February 16, 2011
War Vs. Summer Camp: Hipstamatic Debate Just More Distraction Game?
“A Grunt’s Life” was a lighter feature story within the context of The Times’s larger “Year at War” project, following the First Battalion, 87th Infantry of the 10th Mountain Division in northern Afghanistan. This essay was not a news story. The reporter, James Dao, and I had racked our brains trying to figure out how to tell the story after having been on so many missions that often go nowhere and have no clearly defined story arc.
We spent so much time with these men. They had become so comfortable with us that we were given a rare and honest glimpse into their lives. For us, it sometimes resembled a summer camp with guns more than a military operation.
— Damon Winter/Lens Blog
What App Did You Use in the War, Daddy?
It doesn’t bother me all that much that Damon Winter shot “A Grunt’s Life” using an iPhone with a Hipstamatic app (backstory and Winter’s response). What does bother me is how much the impassioned debate surrounding the aesthetics of Winter’s images takes place at the expense of their content. I’m not saying the Hipstamatic debate doesn’t raise issues over how, and how seriously the viewer percieves the content. What I am taking note of is how the this debate is taking place, in large part, at the expense of the actual editorial content. In my mind, this discussion then becomes just one more instance where the Afghan War, and specific visuals that have found their way into the media stream — toned or not toned, bordered or not bordered, more or less blurry– are either ignored, taken for specimens or, almost comically subsumed in a formalist debate over whatever-the-heck-war scene feels more real or surreal.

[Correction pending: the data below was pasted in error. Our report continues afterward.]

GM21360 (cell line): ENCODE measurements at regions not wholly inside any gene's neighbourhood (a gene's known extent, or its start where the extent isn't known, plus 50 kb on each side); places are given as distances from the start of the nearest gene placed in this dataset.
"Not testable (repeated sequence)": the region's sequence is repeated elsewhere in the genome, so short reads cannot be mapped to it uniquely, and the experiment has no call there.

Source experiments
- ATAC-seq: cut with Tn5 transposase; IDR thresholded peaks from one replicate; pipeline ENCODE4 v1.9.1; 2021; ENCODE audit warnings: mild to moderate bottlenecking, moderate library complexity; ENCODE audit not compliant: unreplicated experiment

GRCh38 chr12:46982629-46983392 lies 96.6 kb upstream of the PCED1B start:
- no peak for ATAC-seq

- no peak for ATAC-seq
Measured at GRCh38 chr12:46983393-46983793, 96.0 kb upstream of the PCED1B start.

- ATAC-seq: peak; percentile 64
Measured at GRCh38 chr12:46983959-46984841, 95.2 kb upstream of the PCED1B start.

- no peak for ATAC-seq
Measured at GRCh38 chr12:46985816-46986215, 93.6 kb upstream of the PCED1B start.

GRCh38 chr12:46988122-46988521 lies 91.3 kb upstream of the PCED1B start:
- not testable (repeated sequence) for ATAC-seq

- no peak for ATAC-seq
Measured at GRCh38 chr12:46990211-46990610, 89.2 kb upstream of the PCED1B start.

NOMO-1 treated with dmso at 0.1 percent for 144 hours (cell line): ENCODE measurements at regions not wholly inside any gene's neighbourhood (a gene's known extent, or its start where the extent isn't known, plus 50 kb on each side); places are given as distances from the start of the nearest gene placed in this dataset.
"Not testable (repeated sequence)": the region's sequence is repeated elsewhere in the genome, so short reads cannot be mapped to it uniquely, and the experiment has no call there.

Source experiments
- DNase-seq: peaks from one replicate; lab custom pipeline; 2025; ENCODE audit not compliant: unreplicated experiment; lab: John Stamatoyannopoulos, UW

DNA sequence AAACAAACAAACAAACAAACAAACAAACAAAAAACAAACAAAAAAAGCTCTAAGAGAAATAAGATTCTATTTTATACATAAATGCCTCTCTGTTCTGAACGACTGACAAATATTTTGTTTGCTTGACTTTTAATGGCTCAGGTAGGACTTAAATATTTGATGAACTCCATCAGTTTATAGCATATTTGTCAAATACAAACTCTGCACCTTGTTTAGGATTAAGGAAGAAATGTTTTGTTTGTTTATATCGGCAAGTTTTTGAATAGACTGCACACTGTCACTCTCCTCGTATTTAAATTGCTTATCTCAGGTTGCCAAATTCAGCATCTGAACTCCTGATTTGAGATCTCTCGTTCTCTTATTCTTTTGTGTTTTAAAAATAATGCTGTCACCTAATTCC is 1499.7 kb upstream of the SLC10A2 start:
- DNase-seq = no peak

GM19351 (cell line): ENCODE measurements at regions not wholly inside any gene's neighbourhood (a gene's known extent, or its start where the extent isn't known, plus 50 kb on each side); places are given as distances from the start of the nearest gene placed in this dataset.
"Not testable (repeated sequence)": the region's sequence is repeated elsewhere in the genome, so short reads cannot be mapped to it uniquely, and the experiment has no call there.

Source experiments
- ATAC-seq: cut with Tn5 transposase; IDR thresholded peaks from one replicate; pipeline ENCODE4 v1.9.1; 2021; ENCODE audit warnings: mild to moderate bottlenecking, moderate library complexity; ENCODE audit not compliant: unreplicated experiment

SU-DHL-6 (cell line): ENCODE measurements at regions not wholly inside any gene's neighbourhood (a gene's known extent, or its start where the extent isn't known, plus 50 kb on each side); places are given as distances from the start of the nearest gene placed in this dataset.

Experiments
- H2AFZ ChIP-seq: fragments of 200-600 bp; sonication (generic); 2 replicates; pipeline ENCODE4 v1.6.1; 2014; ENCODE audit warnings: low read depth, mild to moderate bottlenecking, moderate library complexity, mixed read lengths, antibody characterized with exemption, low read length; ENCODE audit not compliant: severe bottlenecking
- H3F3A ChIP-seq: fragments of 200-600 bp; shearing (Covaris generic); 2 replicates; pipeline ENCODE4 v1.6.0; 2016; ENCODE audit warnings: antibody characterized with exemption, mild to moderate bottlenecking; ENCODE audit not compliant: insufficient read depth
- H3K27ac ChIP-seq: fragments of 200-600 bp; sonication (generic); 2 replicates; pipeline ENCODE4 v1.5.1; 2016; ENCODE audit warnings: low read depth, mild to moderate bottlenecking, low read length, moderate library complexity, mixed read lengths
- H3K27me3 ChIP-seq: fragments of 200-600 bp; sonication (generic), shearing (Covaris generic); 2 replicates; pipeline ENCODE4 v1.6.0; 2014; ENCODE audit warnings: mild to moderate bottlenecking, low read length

Looking at these photos, what I can’t help seeing (and wishing others did, too) is how our view of the war is mediated and co-opted by: the largely unquestioned practice of embedding, the predominance of the “human interest” story at the expense of a news narrative and any contextualization of the larger battle, and the pull to be fanciful.
Considering the photos themselves, I’m not sure what the photo above is supposed to tell us of the war. Is it about power and deification — the American fighter in Afghanistan as Transformer? or our team’s moral or spiritual impetus in the embodiment of pure light? Or, are we aliens? Cool and awesome isn’t doing it for me.
I’ve got two hang ups with these images. First, they exemplify the major payoff for the military in the canon of post-9/11 war photography, the photo setting up an intense emotional identification with U.S. soldiers divorced from their identity as the embodiment of the U.S. war machine. Second, these photos play on another trend in war coverage over the past few years, which is the transformation of the soldier and killing agents (the gun notwithstanding) into innocent man-child. “The boys sleeping” has been a popular motif. Often, these photos have a homo-erotic resonance to them, although it’s much more comfortable thinking: “puppies.”
Perhaps the color saturation and the “back yard” feel of the Hipstamatic app does amplify the sense of fancy here. Because the mundanity of troop life in Afghanistan has been a greater rather than lesser narrative in the war coverage, however, what I mostly get here — and it’s worthy to some degree — is the message that the visual diet of this war has equated all too much with stretching dogs and roosters.
(Photos: Damon Winter/New York Times. Caption 1: Private First Class David Gedert put on his gear in the early morning sunlight in a seized compound where Delta Company 2nd platoon stayed and fought for six days in Nahr-i-Sufi in Kunduz province in Northern Afghanistan. Caption 2: After marching for five hours through the darkness of the early morning the soldiers gathered together to rest in a tiny room after setting up their fighting position inside a seized compound. The soldiers packed in close together to use each other’s body heat in the coldest part of the morning. Caption 3: PFC Christopher “Bunga” Daniel rests with Specialist Joshua Chamberlin, the platoon medic at the compound. Caption 4: Red, who follows 2nd platoon around on patrols, made his way to the village two miles away from the ANP district headquarters and spent several days with the men there. Here he stretches, next to a litter loaded with MRE trash and water bottles ready to be taken out of the compound.)